Many students share the college’s passion for the environment. “We are students who care about our school, our community, our city, our country, and our planet,” says Laura Krochenski of the Dawson Green Earth student club. “We are rising for it all, and we want our voices to be heard.”
A host of universities in Quebec are augmenting Dawson’s efforts. Ten universities (excluding McGill) have agreed that there is a climate emergency, signing an international declaration to “increase the number of enivronmental and sustainability-related academic programs” and become carbon neutral by 2050.
And school boards across the country have asked teachers not to schedule any tests Friday to accommodate students who want to attend the Climate Strike. The BC Teachers’ Federation website posted an announcement saying it was supporting the protests by encouraging provincial school administrators to excuse students from class.
Even businesses are getting in on the act, with environmentally conscious stores like outdoor recreation company Mountain Equipment Co-Op (MEC) and organic cosmetics retailer Lush both announcing they will close their stores to allow staff to participate.
Are Canadian Parties Listening?
Even before the Climate Strike caught the world’s attention, climate change had already become a hot-button issue in the 2019 federal election. So it makes sense that all Canadians should inform themselves on the various policies and promises that each federal party is offering to heal the environment. The following are highlights from each of the four major parties.
Elizabeth May’s Green Party offers the most aggressive platform to protect the environment and address climate change. Dubbed Mission Possible, it operates on the principle that we’re in the midst of a climate crisis that demands immediate action. The Green plan includes :
- Declaring a climate emergency
- Establishing an inner cabinet of all parties
- Setting stringent greenhouse gas targets: 60 per cent greenhouse gas reductions against 2005 levels by 2030; zero emissions by 2050.
- Maintaining carbon pricing
- Modernizing and greening the grid: By 2030, removing all fossil fuel generation from electricity grid.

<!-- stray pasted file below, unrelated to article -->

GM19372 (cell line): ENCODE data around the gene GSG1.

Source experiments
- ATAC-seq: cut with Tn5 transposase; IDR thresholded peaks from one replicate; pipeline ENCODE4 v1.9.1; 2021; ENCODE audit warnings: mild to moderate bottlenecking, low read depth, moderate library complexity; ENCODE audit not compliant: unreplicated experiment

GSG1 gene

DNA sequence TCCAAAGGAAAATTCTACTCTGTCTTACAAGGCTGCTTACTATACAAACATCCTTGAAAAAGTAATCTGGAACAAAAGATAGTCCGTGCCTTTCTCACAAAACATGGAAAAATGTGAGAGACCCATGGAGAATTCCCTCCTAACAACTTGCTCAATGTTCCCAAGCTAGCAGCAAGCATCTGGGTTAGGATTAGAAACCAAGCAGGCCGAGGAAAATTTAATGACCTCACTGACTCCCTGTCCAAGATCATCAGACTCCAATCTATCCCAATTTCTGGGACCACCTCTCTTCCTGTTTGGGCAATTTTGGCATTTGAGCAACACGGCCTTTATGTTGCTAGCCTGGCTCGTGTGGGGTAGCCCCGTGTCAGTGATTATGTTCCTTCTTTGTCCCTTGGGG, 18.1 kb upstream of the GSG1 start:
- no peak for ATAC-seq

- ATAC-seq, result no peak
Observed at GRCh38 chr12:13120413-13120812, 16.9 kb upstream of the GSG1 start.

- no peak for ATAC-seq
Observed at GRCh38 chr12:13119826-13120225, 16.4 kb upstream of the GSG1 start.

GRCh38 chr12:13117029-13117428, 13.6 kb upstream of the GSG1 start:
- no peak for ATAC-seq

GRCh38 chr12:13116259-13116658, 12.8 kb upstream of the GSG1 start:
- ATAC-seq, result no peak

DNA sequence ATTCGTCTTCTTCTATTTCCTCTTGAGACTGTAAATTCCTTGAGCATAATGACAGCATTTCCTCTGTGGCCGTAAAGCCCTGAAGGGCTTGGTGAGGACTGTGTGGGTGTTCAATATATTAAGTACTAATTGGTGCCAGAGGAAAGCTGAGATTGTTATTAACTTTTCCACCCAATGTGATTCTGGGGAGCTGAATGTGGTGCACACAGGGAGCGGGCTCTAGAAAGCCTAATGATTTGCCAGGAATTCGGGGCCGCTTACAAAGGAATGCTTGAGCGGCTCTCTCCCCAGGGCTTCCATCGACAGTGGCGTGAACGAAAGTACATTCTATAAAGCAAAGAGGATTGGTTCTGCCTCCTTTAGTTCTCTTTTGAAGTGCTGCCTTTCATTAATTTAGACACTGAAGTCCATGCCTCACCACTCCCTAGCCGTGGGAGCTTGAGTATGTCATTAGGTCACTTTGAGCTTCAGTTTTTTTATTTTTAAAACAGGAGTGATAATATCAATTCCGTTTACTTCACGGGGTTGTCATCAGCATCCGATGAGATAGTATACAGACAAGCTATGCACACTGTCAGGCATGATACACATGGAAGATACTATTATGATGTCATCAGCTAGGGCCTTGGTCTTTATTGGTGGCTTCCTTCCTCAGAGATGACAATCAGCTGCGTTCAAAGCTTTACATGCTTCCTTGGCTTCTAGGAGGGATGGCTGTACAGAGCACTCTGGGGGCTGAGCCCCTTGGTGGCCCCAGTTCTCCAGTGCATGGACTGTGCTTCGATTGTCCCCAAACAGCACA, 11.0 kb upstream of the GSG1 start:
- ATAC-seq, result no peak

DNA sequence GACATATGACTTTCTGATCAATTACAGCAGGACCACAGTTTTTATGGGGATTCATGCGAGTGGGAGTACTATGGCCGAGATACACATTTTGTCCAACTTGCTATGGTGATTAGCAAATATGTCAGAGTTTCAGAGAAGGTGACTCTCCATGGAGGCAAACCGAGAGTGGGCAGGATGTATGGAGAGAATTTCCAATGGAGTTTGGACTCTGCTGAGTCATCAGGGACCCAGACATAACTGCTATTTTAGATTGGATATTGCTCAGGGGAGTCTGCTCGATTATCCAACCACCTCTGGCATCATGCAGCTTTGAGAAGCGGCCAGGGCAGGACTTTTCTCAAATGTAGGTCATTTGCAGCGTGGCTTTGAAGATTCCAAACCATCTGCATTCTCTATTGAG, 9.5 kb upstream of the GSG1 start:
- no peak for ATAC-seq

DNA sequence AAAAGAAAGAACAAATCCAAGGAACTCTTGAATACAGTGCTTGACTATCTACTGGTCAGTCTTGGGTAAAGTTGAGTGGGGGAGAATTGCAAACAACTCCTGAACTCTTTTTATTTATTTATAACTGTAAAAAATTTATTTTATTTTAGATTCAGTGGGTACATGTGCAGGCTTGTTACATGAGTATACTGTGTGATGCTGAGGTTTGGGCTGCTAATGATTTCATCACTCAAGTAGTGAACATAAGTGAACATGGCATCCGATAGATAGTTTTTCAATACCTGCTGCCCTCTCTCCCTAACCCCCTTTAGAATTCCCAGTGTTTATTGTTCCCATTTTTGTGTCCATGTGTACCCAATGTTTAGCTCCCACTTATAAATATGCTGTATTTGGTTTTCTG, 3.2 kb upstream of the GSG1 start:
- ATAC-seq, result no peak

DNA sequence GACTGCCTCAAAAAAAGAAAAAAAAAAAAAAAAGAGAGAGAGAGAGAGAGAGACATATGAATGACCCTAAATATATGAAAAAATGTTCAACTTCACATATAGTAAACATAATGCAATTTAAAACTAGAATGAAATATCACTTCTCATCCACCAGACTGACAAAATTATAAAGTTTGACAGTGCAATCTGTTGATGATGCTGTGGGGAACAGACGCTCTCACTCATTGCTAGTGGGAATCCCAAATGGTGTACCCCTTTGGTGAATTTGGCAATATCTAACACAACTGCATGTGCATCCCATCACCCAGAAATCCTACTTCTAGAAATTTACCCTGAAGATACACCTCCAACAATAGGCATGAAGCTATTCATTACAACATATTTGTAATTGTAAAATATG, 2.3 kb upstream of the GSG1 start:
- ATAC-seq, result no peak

- Promoting Electric Vehicles: By 2030, ensure all new cars are electric.
- Completing a national building retrofit: Retrofit every building in Canada to be carbon neutral by 2030.
- Phasing out fossil fuels by eliminating all imports of foreign oil
The NDP offers a robust package of environmental promises that it believes will “fight the climate crisis, defend our land, air and water, and create 300,000 clean energy jobs.” The NDP plan includes:
- Requiring all new buildings to be energy efficient and existing buildings retrofitted.
- Modernizing and funding low-carbon public transit
- Incentivizing Canadian automakers to produce zero-emission vehicles: Offer consumers a $15,000 subsidy.
- Powering Canada with net carbon-free electricity by 2030
- Creating a Canadian climate bank: To help boost investment in renewable energy, energy efficiency, and low carbon technology.
- Fulfilling Canada’s G-20 commitment: Eliminate fossil fuel subsidies and redirect funds to low-carbon initiatives.
- Creating an independent climate accountability office: Regularly audit our progress towards our climate goals.
- Continuing carbon pricing: This includes rebates to households and rolling back the breaks Liberal government gives to big polluters.
The Liberal government has not unveiled their full environment program, but will run on their record of “fighting climate change, creating good middle class jobs, and leaving a healthier planet for our children and grandchildren is up to all of us.” The Liberal plan includes:
- Making homes more energy efficient: Provide an interest-free loan of up to $40,000 for homeowners and landlords to upgrade homes
- Planting 2 billion trees over the next decade
- Introducing a carbon tax scheme: Penalizing companies that pollute by imposing a tax starting at $20 per tonne of carbon emissions rising to $50 per tonne in 2022
- Imposing new fuel standards: Aimed at limiting carbon content in fuels
- Investing heavily in public transit
- Offering a $5,000 subsidy for electric car purchases
In its Real Plan to Protect the Environment, the Conservative Party promises it will require companies to reduce carbon emissions. Unlike the other parties, however, it will be offer tax incentives rather than penalties “to reduce emissions at home, conserve and protect our air, land, water and wildlife, and take our fight against climate change global.” The Conservative plan includes:
- Scrapping the Liberal carbon tax
- Investing in green technology: Requiring companies that fall short of carbon-emission targets to invest in research, development and adoption of emissions-reducing technology related to their industry.
- Introducing tax measures to support green industries
- Implementing a Green Homes tax credit: To encourage Canadians to renovate their homes with energy-saving products and technologies.
- Working to make Canadian oil and gas the cleanest in the world